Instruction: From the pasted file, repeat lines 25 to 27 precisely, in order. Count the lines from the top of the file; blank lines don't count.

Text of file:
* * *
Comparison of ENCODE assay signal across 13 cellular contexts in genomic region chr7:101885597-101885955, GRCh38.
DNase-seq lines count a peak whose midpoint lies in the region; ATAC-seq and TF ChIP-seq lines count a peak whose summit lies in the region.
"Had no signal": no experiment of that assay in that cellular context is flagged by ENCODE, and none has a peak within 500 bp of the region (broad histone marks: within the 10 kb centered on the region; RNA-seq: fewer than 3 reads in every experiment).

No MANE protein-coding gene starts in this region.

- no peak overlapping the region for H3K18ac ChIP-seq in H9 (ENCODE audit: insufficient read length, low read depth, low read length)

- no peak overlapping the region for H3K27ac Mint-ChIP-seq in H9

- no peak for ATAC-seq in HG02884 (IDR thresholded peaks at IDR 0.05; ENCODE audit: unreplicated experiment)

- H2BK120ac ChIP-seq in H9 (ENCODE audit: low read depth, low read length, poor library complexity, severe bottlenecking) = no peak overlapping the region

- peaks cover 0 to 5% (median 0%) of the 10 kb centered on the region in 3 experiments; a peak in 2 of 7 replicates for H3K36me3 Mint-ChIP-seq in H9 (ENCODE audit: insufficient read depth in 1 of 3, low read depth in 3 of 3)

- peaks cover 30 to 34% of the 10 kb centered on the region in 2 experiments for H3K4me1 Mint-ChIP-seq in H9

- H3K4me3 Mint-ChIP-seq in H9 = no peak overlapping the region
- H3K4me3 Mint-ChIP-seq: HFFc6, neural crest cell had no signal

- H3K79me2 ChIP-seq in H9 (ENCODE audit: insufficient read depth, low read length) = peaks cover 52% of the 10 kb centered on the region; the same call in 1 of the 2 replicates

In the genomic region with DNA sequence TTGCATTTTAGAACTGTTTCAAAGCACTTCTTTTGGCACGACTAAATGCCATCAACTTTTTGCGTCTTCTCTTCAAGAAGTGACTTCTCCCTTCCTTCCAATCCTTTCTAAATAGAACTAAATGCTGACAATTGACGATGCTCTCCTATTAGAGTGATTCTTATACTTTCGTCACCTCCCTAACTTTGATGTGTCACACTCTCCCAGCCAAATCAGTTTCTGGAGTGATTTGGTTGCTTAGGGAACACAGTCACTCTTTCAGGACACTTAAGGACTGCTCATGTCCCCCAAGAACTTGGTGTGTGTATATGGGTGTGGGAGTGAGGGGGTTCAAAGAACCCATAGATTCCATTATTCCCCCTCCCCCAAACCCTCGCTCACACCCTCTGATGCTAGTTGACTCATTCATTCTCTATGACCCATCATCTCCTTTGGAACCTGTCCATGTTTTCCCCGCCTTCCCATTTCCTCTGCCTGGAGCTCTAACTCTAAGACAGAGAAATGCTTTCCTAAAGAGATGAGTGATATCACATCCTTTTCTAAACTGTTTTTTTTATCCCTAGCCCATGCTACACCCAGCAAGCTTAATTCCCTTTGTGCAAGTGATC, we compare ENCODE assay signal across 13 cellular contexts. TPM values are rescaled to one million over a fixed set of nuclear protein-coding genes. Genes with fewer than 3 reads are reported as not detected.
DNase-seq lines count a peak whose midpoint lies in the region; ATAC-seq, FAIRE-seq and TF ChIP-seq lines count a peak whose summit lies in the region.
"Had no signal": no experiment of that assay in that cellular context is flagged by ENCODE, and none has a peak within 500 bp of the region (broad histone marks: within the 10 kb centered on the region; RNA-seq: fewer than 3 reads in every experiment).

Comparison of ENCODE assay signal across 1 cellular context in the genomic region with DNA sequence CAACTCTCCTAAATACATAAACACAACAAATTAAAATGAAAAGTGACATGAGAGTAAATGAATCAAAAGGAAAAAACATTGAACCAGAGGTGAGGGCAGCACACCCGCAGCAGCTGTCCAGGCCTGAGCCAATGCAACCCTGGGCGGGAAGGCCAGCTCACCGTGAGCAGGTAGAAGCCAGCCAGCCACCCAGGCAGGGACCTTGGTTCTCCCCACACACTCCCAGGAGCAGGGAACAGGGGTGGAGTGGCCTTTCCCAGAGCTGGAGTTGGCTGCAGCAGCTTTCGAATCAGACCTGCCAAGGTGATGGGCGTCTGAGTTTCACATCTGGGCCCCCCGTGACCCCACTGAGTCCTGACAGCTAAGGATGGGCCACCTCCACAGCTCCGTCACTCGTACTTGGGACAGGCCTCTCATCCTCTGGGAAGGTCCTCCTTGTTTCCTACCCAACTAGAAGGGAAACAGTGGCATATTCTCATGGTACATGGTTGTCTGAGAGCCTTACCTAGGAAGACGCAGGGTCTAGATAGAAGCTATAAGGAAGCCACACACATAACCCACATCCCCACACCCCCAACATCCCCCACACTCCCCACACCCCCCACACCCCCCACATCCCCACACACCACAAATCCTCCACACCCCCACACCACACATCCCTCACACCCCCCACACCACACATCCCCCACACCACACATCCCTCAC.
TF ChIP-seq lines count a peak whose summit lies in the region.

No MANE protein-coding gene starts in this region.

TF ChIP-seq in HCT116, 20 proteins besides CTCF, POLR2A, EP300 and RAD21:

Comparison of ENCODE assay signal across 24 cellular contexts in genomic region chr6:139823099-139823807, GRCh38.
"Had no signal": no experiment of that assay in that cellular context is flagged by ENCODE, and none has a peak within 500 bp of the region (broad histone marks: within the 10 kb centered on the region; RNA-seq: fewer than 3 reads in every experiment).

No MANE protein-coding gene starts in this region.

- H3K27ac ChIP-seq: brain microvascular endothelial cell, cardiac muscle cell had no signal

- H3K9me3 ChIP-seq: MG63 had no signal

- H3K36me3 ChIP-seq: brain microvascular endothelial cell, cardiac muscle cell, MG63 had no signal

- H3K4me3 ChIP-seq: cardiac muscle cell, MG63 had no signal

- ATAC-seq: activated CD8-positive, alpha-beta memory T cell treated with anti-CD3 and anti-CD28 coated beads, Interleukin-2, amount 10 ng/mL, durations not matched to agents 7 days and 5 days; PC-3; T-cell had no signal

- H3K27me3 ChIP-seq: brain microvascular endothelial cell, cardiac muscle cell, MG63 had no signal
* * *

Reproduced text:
- H3K9me3 ChIP-seq: MG63 had no signal

- H3K36me3 ChIP-seq: brain microvascular endothelial cell, cardiac muscle cell, MG63 had no signal

- H3K4me3 ChIP-seq: cardiac muscle cell, MG63 had no signal